The importance of social inequality
If there was one key issue in Track D presentations, it was that social and economic inequality shapes the epidemic in different countries in different ways, and affects individual and community responses. Speakers in the Monday symposium on the evolution and impact of the science of HIV/AIDS, pointed to growing research emphases on the combined effects of poverty and economic exploitation, gender, sexual oppression, racism and social exclusion in creating a 'structural violence' that determines the social vulnerability of groups and individuals.
One of the most heated debates, for example, focused on whether or not structural adjustment fuels the AIDS epidemic, and one paper from Zimbabwe linked increased poverty and reduced access to health services to structural adjustment policies.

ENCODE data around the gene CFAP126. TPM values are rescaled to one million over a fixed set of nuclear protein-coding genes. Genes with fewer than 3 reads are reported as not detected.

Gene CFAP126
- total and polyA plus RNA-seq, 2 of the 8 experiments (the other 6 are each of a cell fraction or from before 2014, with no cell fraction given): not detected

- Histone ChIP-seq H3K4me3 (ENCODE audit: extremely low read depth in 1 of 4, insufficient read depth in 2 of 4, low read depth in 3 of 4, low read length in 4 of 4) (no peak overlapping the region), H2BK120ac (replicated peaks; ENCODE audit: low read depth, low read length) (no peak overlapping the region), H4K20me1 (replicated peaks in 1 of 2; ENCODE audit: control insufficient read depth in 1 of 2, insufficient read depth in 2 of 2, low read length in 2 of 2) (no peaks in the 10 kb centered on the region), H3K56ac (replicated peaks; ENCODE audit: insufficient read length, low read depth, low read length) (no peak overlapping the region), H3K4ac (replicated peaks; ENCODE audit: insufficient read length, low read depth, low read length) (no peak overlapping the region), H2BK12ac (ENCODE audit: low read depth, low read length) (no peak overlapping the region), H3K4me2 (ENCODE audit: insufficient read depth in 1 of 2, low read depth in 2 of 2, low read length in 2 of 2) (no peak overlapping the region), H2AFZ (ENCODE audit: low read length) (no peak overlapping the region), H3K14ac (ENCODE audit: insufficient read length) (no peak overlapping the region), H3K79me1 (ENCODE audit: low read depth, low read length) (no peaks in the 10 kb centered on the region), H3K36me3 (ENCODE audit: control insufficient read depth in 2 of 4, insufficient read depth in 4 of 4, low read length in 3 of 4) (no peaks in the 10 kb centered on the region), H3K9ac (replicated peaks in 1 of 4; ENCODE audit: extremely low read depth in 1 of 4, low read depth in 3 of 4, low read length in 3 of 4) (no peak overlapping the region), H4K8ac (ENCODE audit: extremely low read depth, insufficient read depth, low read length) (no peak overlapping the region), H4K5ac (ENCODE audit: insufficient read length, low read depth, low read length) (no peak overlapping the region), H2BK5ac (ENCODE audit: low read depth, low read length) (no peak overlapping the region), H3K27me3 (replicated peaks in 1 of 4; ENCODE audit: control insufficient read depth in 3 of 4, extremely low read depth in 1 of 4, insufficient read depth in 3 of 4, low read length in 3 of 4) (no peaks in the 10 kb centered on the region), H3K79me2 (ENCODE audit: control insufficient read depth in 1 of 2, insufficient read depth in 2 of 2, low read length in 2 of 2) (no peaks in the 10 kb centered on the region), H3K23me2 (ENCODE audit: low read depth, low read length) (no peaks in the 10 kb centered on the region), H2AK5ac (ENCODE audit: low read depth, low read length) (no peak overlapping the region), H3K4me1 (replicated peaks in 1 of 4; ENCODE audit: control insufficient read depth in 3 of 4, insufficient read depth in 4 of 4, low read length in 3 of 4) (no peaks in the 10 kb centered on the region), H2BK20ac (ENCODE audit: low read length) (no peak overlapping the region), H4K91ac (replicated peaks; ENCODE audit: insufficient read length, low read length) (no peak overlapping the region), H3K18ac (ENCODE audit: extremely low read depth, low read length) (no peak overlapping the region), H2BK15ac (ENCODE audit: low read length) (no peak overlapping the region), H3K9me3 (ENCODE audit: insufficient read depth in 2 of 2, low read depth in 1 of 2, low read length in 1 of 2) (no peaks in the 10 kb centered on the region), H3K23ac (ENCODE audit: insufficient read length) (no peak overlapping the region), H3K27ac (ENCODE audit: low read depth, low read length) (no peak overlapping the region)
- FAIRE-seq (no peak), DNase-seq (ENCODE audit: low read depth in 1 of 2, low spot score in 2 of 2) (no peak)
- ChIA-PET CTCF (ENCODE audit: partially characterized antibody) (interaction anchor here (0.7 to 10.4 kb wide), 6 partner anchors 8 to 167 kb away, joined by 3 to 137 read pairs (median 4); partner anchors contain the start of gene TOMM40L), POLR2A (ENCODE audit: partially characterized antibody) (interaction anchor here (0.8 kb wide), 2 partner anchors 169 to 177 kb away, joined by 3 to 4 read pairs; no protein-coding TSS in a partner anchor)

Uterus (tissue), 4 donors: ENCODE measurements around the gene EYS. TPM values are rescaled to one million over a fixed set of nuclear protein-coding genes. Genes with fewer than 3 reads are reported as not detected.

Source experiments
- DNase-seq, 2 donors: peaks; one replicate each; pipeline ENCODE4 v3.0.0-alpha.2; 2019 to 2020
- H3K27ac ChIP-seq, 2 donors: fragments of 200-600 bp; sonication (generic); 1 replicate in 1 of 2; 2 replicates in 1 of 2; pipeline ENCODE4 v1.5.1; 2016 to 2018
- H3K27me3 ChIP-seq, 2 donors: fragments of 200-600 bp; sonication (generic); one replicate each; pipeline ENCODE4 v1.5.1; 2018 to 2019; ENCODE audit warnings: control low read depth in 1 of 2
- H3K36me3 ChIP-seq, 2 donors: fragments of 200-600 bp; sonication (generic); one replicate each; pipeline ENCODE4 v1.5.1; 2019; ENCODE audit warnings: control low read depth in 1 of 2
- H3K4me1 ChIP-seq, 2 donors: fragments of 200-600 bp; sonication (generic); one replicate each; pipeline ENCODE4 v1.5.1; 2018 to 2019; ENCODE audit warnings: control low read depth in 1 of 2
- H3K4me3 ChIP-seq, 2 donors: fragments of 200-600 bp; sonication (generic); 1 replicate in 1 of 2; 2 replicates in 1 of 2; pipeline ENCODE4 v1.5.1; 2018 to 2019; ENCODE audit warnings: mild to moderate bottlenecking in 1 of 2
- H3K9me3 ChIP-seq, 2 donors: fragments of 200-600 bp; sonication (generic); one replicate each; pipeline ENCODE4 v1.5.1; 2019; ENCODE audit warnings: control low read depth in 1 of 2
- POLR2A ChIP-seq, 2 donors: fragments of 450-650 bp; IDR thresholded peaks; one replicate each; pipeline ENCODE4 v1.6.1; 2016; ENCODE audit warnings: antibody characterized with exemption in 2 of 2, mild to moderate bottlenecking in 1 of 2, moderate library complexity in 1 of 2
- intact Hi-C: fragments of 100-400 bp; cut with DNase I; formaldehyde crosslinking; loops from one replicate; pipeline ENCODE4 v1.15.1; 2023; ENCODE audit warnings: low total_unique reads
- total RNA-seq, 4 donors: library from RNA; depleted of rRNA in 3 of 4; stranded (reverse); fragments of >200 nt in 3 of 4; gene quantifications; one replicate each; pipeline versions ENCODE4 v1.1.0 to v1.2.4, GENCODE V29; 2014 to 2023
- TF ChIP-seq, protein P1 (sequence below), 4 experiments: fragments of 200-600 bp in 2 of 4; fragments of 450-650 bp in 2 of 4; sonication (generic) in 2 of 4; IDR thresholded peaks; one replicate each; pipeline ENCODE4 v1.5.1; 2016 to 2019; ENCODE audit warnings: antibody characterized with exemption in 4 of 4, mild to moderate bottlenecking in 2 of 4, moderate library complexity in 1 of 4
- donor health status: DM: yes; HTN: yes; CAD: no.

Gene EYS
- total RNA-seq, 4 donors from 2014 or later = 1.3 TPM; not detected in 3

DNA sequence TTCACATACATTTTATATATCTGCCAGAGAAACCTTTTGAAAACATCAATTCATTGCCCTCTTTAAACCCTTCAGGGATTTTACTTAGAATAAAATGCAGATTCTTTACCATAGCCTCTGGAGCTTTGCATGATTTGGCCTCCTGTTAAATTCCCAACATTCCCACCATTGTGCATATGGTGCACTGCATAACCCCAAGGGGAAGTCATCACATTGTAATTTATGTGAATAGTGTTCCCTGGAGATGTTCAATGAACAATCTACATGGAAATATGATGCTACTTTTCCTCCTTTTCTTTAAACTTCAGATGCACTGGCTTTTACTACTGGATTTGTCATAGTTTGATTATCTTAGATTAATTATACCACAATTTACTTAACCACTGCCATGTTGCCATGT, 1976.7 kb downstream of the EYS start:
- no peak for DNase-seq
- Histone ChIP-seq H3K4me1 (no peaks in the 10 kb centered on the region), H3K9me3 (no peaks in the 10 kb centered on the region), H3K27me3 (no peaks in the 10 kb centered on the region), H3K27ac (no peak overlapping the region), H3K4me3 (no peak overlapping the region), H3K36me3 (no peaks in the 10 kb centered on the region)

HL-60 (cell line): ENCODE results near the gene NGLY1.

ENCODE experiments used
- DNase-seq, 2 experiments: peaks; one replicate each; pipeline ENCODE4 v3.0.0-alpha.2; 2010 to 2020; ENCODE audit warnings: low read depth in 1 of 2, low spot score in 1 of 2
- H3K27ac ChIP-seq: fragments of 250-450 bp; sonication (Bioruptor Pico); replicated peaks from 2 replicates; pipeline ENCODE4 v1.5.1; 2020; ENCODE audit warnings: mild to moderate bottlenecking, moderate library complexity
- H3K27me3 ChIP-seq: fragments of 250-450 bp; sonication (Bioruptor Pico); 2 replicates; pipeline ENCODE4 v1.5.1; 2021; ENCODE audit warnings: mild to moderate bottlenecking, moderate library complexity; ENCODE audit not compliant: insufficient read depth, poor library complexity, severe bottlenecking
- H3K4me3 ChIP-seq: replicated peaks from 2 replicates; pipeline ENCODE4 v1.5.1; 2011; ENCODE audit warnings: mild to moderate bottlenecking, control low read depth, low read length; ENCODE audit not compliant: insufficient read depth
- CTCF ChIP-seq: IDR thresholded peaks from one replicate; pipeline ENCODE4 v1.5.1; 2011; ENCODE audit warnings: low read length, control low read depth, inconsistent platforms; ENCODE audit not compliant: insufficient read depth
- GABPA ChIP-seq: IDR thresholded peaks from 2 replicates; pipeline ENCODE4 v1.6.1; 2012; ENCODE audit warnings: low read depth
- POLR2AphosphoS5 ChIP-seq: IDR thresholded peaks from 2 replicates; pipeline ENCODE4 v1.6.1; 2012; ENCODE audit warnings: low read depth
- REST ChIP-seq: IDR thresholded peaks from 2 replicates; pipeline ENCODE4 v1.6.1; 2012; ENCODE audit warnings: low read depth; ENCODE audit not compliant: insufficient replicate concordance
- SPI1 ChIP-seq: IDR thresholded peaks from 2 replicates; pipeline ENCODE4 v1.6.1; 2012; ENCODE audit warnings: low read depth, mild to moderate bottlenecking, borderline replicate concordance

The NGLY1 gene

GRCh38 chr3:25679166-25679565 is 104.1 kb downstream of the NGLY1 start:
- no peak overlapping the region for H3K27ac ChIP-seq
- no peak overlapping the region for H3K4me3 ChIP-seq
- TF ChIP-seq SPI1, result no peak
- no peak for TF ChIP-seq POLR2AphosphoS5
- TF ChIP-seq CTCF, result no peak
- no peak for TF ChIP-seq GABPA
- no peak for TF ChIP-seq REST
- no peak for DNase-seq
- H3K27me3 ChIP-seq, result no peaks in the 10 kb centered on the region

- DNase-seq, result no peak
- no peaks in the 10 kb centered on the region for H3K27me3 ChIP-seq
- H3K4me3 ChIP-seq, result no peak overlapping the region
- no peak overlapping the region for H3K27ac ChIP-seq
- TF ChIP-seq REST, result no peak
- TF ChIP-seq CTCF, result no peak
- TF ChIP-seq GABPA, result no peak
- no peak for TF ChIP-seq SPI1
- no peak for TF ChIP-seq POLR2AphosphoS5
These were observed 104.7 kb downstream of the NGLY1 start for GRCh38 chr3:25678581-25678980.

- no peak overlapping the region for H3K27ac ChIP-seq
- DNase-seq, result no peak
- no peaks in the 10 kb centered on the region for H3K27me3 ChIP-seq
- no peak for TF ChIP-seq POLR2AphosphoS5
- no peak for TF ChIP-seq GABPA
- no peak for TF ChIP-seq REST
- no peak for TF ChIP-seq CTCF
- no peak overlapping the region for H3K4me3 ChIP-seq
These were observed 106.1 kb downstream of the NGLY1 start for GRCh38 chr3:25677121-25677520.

Questions about poverty and scarce resources provided a backdrop for many discussions on economic issues. For example, mother-to-child transmission was the subject of a number of cost-effectiveness studies. In all countries, treating women known to be positive is not only cost-effective, but also averts other care costs. In a study from Mwanza, Tanzania it was demonstrated that costs associated with an AIDS death, utilization of health services and sale of property by affected households were 2 to 3 times higher than those for deaths from other causes-a difference that is largely explained by duration of illness. A Rwandan study estimated cost of care in that country, but demonstrated that little publicly funded care reaches the poorest of the poor.